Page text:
A sympathetic Goodwin lets him in on the Source Code project's dark secret. Stevens was gravely injured in Afghanistan, and his body is being kept on life support and so that his brain can continue to serve the military. The pod is just a projection of his unusual neural situation. An angry Stevens doubts such a program could be legal, but Rutledge assures him everything's on the up and up. He tells Stevens that many soldiers would prefer his situation to death, but Stevens disagrees. 

They strike a deal that, if he successfully thwarts a second attack, Rutledge will allow Stevens to die. But the doctor has no intention of keeping his word — not when he can simply wipe Stevens' memory and start over again. Near the end, when Goodwin tries to uphold the promise to Stevens, the audience can see what's really become of the former helicopter pilot. In a harrowing shot, he's shown to be not much more than a badly damaged head and torso with his brain exposed. 

What happens at the end of Source Code?

From his second time reliving the loop onward, Stevens' is able to recall his purpose and stay focused on the tasks at hand. He hunts down the bomb easily in an overhead bathroom vent, designed to be detonated by a cell phone. Because 52 calls were placed in the vicinity of the train just prior to the explosion, hunting down the perpetrator is trickier. Stevens profiles the passengers, and resorts to going through their belongings and getting into physical altercations, all to no avail. One quirk he notices about the loop is that a student always returns a wallet to an otherwise ordinary-looking man. He catches that man tossing the wallet back onto the train. Deducing that he wanted fake his death, Stevens memorizes his information (his name is Derek Frost) and trails him to a white van that contains the second, deadlier bomb. 

But in confronting Frost, Stevens and Christina (who's followed him) are both shot and killed. When he's mentally revived, he provides the final intel to Rutledge and Goodwin, who are able to have Frost arrested, saving countless lives in the near future. While Rutledge is celebrating the project's success, Stevens begs Goodwin to let him go back one last time. He believes he can save past lives, too, if he can disable the bomb in the vent. She acquiesces. First, he locates a second back-up phone detonator. Then, he manages to handcuff Frost and confiscate his phone, which prevents the first bomb from ever going off. Believing he'll die in the real world when his eight minutes are up, he uses his final moment to kiss Christina. 

Who's in Sean Fentress' body?

After the eight-minute clock stops ticking, Stevens is thrilled that life goes on for the train passengers as if nothing had ever happened, but he's surprised that he's still alive too. He and Christina stroll together up to Chicago's famous Cloud Gate (aka the Bean), where if viewers squint, they can see in the reflection that the person Christina is with is, in physical form at least, Sean Fentress. Stevens asks whether she believes in fate, since he had visions of the sculpture whenever his consciousness was passing back and forth between the events of the train and his experience back at Source Code's headquarters.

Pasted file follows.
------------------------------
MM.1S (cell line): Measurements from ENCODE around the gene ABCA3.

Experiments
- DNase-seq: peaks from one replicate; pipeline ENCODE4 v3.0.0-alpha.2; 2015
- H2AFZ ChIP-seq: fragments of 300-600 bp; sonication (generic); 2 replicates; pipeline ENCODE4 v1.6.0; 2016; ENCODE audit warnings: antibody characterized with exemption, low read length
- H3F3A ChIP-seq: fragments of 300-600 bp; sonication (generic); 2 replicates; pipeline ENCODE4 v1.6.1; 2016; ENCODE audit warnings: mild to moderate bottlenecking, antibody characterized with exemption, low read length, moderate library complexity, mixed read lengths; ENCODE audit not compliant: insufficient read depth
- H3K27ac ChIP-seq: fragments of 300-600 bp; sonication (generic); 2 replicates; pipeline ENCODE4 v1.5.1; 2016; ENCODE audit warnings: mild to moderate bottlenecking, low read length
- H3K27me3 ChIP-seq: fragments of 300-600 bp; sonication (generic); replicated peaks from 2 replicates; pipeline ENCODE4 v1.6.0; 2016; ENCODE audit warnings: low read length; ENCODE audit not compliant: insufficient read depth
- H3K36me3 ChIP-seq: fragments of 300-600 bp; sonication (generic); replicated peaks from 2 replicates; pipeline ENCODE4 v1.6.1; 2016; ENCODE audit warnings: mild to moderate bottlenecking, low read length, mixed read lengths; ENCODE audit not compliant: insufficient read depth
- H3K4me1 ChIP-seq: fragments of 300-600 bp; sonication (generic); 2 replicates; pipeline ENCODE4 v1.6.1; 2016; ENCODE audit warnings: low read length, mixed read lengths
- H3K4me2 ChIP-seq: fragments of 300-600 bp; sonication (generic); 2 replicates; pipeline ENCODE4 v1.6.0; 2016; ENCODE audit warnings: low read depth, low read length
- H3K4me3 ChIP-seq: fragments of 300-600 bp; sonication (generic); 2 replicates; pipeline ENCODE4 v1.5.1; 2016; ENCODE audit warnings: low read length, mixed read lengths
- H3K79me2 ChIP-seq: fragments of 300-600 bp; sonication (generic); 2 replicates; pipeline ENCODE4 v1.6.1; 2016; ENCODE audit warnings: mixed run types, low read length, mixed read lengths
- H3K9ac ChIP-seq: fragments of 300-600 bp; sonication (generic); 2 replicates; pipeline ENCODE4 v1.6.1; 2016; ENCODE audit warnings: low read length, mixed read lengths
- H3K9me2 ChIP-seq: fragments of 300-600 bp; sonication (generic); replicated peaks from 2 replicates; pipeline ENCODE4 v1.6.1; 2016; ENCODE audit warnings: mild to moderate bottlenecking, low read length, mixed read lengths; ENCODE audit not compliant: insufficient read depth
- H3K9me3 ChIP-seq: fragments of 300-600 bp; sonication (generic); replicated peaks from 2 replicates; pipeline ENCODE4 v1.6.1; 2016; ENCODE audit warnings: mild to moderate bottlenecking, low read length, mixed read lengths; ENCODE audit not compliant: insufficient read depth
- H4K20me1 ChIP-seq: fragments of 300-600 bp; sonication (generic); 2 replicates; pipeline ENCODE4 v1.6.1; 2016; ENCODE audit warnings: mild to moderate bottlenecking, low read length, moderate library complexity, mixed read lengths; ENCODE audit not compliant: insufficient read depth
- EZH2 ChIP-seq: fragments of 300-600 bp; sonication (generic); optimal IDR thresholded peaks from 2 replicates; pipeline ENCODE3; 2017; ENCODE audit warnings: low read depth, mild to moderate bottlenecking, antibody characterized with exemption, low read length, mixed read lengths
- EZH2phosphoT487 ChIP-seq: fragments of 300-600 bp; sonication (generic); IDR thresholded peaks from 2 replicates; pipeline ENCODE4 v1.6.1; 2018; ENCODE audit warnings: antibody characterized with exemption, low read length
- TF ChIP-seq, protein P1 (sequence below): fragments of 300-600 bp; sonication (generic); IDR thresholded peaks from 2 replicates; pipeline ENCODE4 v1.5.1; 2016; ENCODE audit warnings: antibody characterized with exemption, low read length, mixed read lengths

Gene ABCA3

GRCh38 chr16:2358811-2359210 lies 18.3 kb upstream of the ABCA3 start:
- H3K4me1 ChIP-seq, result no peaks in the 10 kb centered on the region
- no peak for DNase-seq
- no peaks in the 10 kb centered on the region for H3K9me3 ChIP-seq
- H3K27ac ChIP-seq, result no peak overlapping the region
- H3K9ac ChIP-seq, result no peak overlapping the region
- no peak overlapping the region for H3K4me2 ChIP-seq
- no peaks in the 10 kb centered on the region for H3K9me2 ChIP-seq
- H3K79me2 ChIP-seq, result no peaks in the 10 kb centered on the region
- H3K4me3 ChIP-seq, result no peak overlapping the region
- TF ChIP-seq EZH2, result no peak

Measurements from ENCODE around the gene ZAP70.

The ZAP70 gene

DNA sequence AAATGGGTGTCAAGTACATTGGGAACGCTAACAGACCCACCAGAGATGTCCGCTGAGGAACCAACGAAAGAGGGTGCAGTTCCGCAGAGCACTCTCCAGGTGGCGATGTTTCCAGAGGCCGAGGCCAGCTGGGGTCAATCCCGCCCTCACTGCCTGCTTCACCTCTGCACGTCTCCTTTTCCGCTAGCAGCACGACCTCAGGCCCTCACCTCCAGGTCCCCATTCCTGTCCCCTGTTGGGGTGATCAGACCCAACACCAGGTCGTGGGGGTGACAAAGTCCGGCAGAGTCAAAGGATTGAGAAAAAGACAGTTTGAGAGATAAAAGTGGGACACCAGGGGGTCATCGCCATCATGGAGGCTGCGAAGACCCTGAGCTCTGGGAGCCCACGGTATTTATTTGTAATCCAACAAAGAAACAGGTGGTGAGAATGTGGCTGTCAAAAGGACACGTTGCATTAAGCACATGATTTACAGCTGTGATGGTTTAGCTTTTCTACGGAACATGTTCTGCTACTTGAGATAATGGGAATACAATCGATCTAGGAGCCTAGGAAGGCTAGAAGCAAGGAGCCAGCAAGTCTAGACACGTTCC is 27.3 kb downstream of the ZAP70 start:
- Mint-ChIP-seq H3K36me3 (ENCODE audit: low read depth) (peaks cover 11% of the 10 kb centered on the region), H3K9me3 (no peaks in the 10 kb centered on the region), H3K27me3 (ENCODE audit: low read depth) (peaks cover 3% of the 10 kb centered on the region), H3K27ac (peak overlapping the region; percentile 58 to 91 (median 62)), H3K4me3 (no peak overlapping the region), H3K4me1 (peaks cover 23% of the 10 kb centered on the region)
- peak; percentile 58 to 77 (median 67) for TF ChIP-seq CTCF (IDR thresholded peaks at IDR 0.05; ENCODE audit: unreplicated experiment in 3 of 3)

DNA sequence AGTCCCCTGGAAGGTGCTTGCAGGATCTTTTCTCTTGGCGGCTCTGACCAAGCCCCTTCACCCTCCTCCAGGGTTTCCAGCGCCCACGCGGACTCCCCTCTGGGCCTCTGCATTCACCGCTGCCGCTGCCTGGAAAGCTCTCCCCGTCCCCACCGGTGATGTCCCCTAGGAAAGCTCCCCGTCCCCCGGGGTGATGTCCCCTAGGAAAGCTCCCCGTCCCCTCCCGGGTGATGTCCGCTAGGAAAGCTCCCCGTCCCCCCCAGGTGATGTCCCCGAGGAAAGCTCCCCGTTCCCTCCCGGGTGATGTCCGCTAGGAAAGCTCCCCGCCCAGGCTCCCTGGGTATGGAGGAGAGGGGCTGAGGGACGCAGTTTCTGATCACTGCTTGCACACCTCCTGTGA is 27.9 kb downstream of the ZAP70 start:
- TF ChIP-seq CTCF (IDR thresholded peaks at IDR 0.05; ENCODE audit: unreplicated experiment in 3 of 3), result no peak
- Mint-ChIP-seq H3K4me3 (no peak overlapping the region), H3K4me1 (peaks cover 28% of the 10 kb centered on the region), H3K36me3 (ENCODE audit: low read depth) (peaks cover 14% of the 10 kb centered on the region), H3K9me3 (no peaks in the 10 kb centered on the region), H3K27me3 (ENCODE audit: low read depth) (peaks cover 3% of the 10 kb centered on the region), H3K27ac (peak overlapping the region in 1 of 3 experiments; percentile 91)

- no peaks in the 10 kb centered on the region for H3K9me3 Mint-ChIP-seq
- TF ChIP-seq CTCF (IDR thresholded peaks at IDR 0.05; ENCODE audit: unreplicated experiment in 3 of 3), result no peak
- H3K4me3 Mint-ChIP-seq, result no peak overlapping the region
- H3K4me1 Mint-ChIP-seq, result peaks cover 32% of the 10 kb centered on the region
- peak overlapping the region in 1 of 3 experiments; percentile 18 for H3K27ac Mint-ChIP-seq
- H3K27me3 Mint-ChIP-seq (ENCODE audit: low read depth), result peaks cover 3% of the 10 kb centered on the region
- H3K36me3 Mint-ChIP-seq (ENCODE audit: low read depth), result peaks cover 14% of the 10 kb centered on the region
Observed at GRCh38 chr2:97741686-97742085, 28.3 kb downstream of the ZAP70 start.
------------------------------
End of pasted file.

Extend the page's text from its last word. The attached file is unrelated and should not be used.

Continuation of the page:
It's implied that, before the day of the explosion, Sean and Christina weren't yet dating but were both interested in each other. Throughout "Source Code," she often remarks that Sean seems different, which makes total sense, since it's not really Sean she's with anymore. Because Stevens is aware of the last eight-plus minutes on their date and because he references his rapid montage of a vision, it seems clear that Captain Colter Stevens now permanently occupies Sean Fentress' body. This begs the question: what happened to the real Sean Fentress? While Stevens did, in fact, save everyone's lives that morning on the train, he had to basically re-assign Sean out of existence to do so. This means that Sean's body is alive though he's mentally dead — which is the opposite of Stevens' state.

What was Source Code, really?

The world continues on for those passengers because Stevens was right about the nature and potential of Source Code. It wasn't just a quantum computer program that let Rutledge look back in time through avatars so that the military might avert future catastrophes by gathering otherwise impossible intelligence. If it was, all those previously doomed people on their way to Chicago would've disappeared regardless of his actions, and his mind would've either transferred back to his pod or ceased to be altogether. 

By implication, because they all continue to live out the rest of the day, they're all now in an a parallel reality where the bomb was never detonated. Stevens later calls it a new world. Whether Source Code remakes the world via time travel or makes myriad alternate worlds through time branching is an open question, as is whether Rutledge knew what the program was actually doing. All of that has either promising or troubling ramifications, depending on how one looks at it, and the secrecy and urgency with which Rutledge speaks about his pet project hints that maybe he's fully aware of that fact. 

What does the ending mean?